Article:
The match, in isolation, was a fairly one-paced and repetitive event.  Werder Bremen completely dominated possession and Eintracht were happy to let them.  They had clearly come for the draw that would ensure their safety.  For Werder, a draw would guarantee a relegation playoff place and a defeat, if Stuttgart won, would have resulted in automatic relegation.  The circumstances, therefore, really did dictate the pattern of play.

Werder continued to make nearly all the play.  Eintracht counters were generally well-read and intercepted by Vestergaard, who was colossal and kept the wayward Djilobodji in check.  Werder struggled to find any penetration and Eggestein, Oztunali and Junuzovic were providing Pizarro with scraps.  The build up, while controlled, was painfully slow and Frankfurt were executing their game plan well.

This general pattern continued for most of the match.  Occasionally Wiedwald had to be wakened up by the occasional Frankfurt foray upfield and, for all Werder’s possession, Hradecky in the Frankfurt goal wasn’t actually all that busy.  Clemens Fritz demonstrated an excellent passing range throughout the game but Werder’s wide men were unable to create.

Then, finally, on 87 minutes, the breakthrough came.  Werder had forced a number of corners throughout the match and with two giant centre backs and Ujah now on the pitch, a good cross had to spell danger.  While the goal was messy, it went in.  In the stadium, Utah was credited as having scored but it was subsequently, post-match, attributed to the modern-day Carlton Palmer that is Papy Djilobodji.  The goal-celebrations went on  for what seemed like an eternity and Frankfurt’s players had a hollow, empty look about them.

Werder held on for the remainder of the match provoking mass celebrations, before the net at the Ostkurve that holds the fans in was ripped and a deluge of delirious supporters poured onto the pitch to celebrate.  From my personal memory bank, the only similar thing I can remember is when Anderlecht won the title on the last day in 2014.  This wasn’t a title win but to Werder’s fans, it felt like it.  The Green White Wonderwall had, just, kept Bremen in the league.  Bremen’s fans, while not the most vociferously vocal in the kurve, were supportive from all four stands, all 42000 fans, and not just from the cheap seats.  It made for an interesting and excellent atmosphere.  I would say that they’ll need to improve for next season or the same fate, or worse, may befall Bremen as their over-reliance on the ageing Pizarro is very apparent.

Now I left before most fans but I was still in the stadium at least 25 minutes after the final whistle and fans started to trickle out thereafter.  I’d say about half of the stadium had spilled onto the pitch.  Because they could.  And why not?  They had just saved their season.  It says something about the closeness at the bottom of the league that Bremen finished the day in 13th position after starting in 16th.  As for Frankfurt, if you’d said to them at the start of March that they’d finish 16th, I think they might have taken their chances.  It’s going to be a big week for them in the playoff.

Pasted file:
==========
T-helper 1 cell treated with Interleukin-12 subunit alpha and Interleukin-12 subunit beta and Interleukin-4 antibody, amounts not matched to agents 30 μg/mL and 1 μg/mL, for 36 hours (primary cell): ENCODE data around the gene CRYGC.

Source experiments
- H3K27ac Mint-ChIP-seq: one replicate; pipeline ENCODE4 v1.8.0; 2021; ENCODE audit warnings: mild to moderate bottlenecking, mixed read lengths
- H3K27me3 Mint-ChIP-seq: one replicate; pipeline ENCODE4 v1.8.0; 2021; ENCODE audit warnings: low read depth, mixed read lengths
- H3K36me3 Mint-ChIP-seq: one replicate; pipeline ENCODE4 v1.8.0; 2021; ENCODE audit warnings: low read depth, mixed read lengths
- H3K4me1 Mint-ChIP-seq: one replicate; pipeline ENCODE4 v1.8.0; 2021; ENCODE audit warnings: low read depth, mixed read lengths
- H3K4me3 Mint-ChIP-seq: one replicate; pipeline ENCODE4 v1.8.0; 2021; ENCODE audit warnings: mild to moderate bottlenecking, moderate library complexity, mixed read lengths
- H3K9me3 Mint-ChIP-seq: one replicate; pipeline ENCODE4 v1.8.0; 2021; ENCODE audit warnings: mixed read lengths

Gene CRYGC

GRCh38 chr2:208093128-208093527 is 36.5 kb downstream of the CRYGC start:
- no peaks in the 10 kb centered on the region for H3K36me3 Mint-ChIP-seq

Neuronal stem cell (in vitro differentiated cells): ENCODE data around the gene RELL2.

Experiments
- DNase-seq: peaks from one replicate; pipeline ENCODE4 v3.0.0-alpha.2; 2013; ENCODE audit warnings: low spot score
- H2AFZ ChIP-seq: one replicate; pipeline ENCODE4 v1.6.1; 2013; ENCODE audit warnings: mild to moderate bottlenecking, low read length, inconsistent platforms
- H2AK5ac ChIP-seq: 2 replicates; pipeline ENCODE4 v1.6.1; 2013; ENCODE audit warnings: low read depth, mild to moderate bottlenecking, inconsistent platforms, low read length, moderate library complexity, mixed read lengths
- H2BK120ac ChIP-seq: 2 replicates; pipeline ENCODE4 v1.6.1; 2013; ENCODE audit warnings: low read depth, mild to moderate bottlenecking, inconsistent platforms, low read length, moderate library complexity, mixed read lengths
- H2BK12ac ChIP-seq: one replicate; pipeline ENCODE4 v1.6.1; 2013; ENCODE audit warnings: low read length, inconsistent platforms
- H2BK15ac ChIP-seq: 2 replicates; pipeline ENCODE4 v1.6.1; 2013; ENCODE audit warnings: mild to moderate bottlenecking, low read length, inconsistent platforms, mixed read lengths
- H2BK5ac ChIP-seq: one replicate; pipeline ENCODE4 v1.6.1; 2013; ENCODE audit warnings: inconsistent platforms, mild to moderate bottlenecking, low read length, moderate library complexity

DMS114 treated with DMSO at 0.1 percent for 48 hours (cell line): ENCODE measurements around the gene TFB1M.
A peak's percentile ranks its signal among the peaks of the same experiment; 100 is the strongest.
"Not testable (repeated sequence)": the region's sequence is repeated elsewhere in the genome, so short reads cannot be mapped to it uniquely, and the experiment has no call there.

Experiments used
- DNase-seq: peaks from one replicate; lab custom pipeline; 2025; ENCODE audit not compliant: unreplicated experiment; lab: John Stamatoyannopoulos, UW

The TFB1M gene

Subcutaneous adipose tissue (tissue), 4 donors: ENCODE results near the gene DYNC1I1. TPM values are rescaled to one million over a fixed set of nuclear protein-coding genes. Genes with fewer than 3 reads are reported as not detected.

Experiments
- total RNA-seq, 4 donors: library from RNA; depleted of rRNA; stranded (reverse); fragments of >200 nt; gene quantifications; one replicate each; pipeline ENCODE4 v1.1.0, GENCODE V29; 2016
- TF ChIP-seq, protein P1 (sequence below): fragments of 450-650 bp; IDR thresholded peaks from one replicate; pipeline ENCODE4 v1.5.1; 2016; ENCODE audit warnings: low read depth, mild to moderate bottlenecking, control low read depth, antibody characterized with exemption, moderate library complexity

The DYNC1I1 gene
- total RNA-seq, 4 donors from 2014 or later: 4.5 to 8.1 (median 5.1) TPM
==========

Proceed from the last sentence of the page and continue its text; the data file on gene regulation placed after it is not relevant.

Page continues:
On the way back from the stadium to the station, the police had blocked off the riverside road so the fans walked down a busy shopping street, with trams, instead.  One fan stopped me and asked me if he could buy my T-Shirt and how much I wanted.  I thought for a second and said, ‘Well, I paid 15 euros for it, so you can have it for that.’ He handed over the money and I took off my T-shirt, which I had essentially hired for the match at a 5€ profit.  The only other time anything like that has happened was when a cheeky Moroccan offered to give me his flag for my kilt after Morocco had just pumped Scotland 3-0 in St Etienne in the 1998 World Cup.  That time, I refused.

There was drunken delirium in the streets of Bremen – it really meant a lot to people.  I got the feeling the police would have a busy night and, while I was partially disappointed at not staying in Bremen to share the celebrations, I was so tired that all I could think about was falling asleep in my hotel bed.

Stadium Ratings

  • Quality of match:  ***
  • Stadium character: *****
  • Stadium atmosphere:  ****
  • Hospitality: ***
  • Ease of access: ****
  • Things to do around the stadium: ****
  • Overall: ****.5

Conclusion: A weirdly wonderful stadium, pleasant town and supportive fans make this a great day out.  The importance of the game undoubtedly heightened everything.